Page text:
Lori Garver is chief executive at Earthrise Alliance and was deputy NASA administrator from 2009 to 2013.
NASA was not created to do something again. It was created to push the limits of human understanding — to help the nation solve big, impossible problems that require advances in science and technology. Fifty years ago, the impossible problem was putting a human on the moon to win the space race, and all of humanity has benefited from the accomplishment.
The impossible problem today is not the moon. And it’s not Mars. It’s our home planet, and NASA can once again be of service for the betterment of all.
Let’s remember our history. We went to the moon 50 years ago in response to the Soviet Union’s perceived domination of spaceflight. The 12 Americans who walked on the moon brought back 842 pounds of lunar material (rocks and dust), learned about our closest planetary body’s geology and gave us a view of the Earth that changed our perspective. But that’s not what drove NASA spending to 4 percent of the federal budget in 1965. We were willing to stake so much on the moon landing — only because there was so much at stake.
After accomplishing this amazing feat, the aerospace community has again and again sought presidential proclamations to go further. President Trump is the fifth president to proclaim we will send humans to the moon and/or Mars within a specific time frame, a decree without a value proposition that has never inspired broad public support nor come close to coming true.
NASA remains one the most revered and valuable brands in the world, and the agency is at its best when given a purpose. But the public doesn’t understand the purpose of spending massive amounts of money to send a few astronauts to the moon or Mars. Are we in another race, and if so, is this the most valuable display of our scientific and technological leadership? If science is the rationale, we can send robots for pennies on the dollar. In a July Pew Research Center study, 63 percent of respondents said monitoring key parts of Earth’s climate system should be the highest priority for the United States’ space agency — sending astronauts to the moon was their lowest priority, at 13 percent ; 18 percent favor Mars.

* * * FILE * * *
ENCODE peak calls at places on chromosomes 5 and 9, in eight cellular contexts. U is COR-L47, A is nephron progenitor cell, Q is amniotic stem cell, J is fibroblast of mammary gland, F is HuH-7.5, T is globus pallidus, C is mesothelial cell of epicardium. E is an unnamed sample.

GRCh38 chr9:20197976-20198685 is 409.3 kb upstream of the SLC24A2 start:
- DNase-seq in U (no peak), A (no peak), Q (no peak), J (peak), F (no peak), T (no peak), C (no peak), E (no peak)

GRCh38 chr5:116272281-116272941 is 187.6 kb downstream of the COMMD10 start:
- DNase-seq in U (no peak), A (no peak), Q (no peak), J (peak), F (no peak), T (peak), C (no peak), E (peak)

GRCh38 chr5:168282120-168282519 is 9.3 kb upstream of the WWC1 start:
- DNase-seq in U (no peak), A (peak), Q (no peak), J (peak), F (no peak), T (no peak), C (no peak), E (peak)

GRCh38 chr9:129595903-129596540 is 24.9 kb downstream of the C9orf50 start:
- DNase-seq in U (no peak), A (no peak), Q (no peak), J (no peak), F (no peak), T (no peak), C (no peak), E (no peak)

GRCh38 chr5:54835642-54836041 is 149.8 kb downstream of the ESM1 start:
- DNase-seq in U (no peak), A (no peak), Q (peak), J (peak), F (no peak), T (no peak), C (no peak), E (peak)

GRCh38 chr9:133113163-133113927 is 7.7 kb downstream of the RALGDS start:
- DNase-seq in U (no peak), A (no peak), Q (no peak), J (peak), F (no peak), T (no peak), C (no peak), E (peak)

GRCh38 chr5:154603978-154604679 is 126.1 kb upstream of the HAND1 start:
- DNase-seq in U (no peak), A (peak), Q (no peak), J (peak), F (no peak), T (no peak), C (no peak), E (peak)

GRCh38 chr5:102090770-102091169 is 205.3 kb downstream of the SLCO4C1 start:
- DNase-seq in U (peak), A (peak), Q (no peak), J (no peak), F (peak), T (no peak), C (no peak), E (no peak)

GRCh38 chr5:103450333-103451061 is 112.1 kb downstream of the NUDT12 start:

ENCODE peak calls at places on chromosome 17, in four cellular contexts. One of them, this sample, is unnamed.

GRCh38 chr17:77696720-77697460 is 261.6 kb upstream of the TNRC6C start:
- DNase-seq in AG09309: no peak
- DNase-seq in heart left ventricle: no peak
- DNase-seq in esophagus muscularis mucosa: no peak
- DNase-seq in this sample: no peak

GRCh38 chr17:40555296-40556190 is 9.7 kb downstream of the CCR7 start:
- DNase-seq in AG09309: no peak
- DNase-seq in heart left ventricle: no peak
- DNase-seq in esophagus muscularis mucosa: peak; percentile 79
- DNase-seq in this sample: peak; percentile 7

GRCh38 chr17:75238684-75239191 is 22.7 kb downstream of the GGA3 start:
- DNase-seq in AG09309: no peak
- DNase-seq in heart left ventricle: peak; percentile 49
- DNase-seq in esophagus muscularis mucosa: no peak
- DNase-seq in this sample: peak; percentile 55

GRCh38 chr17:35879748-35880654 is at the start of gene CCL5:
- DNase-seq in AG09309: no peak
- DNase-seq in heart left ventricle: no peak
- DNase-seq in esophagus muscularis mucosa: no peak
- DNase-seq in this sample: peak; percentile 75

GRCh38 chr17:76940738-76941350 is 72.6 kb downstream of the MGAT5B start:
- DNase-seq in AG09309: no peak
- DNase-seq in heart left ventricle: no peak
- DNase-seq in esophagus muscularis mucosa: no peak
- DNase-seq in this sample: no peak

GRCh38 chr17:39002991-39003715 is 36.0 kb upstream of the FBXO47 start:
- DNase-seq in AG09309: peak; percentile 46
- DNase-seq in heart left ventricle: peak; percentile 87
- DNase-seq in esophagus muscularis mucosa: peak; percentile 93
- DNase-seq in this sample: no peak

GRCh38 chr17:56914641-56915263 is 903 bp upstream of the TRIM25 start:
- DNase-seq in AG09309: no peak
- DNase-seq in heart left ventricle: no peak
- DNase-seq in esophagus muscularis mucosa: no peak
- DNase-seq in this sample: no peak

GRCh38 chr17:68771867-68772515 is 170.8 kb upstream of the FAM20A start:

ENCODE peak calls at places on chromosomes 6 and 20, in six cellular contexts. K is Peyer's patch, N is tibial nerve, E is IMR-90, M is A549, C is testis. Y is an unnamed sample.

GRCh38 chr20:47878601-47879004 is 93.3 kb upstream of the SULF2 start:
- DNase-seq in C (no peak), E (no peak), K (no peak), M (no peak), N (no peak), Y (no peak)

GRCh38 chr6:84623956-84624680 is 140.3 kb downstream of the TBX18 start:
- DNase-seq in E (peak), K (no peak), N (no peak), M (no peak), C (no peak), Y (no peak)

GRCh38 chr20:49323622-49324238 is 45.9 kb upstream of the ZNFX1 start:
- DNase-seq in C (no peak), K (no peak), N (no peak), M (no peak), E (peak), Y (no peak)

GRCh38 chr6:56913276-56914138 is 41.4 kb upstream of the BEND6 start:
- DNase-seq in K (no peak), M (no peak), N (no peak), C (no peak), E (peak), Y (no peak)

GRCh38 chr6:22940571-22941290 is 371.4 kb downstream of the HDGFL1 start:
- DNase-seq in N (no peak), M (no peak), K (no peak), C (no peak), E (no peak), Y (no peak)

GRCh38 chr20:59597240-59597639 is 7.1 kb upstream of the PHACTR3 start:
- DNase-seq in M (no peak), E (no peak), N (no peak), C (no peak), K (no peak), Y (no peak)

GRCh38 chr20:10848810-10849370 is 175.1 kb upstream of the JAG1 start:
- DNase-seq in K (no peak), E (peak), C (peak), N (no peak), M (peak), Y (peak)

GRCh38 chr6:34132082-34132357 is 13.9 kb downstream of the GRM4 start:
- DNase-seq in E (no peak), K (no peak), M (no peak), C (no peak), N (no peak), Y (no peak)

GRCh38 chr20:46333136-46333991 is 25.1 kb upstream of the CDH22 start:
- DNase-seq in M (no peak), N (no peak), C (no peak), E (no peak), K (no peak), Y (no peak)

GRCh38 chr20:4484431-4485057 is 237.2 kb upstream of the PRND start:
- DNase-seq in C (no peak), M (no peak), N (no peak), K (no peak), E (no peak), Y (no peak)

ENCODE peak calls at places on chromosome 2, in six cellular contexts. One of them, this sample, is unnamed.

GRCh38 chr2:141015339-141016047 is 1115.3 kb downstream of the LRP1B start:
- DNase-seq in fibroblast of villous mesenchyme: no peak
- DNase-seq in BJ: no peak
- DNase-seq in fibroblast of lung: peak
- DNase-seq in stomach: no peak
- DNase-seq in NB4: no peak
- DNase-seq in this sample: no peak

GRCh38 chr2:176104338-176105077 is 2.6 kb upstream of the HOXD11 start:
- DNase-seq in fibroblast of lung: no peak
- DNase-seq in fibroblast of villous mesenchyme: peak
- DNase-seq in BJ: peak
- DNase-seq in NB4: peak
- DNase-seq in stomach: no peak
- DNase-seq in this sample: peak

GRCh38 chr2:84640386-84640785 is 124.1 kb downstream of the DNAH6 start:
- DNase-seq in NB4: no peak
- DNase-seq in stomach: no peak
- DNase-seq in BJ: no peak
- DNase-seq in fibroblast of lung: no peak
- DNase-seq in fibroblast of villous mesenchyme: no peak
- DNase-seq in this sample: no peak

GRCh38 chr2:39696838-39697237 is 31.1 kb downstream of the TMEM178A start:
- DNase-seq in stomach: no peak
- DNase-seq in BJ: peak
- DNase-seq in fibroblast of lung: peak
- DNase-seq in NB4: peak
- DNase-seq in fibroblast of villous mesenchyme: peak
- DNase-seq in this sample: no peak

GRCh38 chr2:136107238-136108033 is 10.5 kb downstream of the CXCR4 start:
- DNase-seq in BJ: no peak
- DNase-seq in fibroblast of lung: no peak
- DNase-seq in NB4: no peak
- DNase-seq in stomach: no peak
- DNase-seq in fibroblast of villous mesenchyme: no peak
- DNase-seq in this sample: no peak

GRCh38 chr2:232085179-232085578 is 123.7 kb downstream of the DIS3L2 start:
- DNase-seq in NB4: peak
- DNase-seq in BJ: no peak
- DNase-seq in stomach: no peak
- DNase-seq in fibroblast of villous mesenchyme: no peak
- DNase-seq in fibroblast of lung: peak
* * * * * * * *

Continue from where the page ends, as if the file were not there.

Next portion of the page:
The public is right about this. Climate change — not Russia, much less China — is today’s existential threat. Data from NASA satellites show that future generations here on Earth will suffer from food and water shortages, increased disease and conflict over diminished resources. In 2018, the National Academy of Sciences released its decadal survey for Earth science and declared that NASA should prioritize the study of the global hydrological cycle; distribution and movement of mass between oceans, ice sheets, ground water and atmosphere; and changes in surface biology and geology. Immediately developing these sensors and satellites while extending existing missions would increase the cadence of new, more precise measurements and contribute to critical, higher-fidelity climate models.
NASA could also move beyond measurement and into action — focusing on solutions for communities at the front lines of drought, flooding and heat extremes. It could develop and disseminate standardized applications that provide actionable information to populations that are the most vulnerable. NASA could create a Climate Corps — modeled after the Peace Corps — in which scientists and engineers spend two years in local communities understanding the unique challenges they face, training local populations and connecting them with the data and science needed to support smart, local decision-making.
The fragmented system of roles and responsibilities related to handing the massive amounts of Earth science data is severely hampering global efforts required to make significant progress. The U.S. government role in addressing this challenge is foundering without leadership. Standardizing data collection and coordinating its storage, analysis and distribution require experience working across disciplines, government agencies and universities as well as the private sector and international community. Only NASA has done this sort of thing before; only NASA has the credibility and expertise to do it again.
Assigning NASA this task would require an Apollo-scale change — but could be accomplished within its existing mandate and by shifting funding priorities. The National Aeronautics and Space Act of 1958 supports expansion of human knowledge of the Earth and phenomena in the atmosphere and directs the agency to develop and carry out a comprehensive program of research, technology and monitoring to understand and maintain the integrity of the Earth’s atmosphere. The act requires NASA to work with other federal agencies, academia and the private sector to make the necessary observations, disseminate their results and enlist the support and cooperation of appropriate scientists and engineers of other countries and international organizations.
Apollo’s legacy should not be more meaningless new goals and arbitrary deadlines. Let’s not repeat the past. Let’s try to save our future. Besides, humanity’s intrinsic need to explore is driven by our need to survive.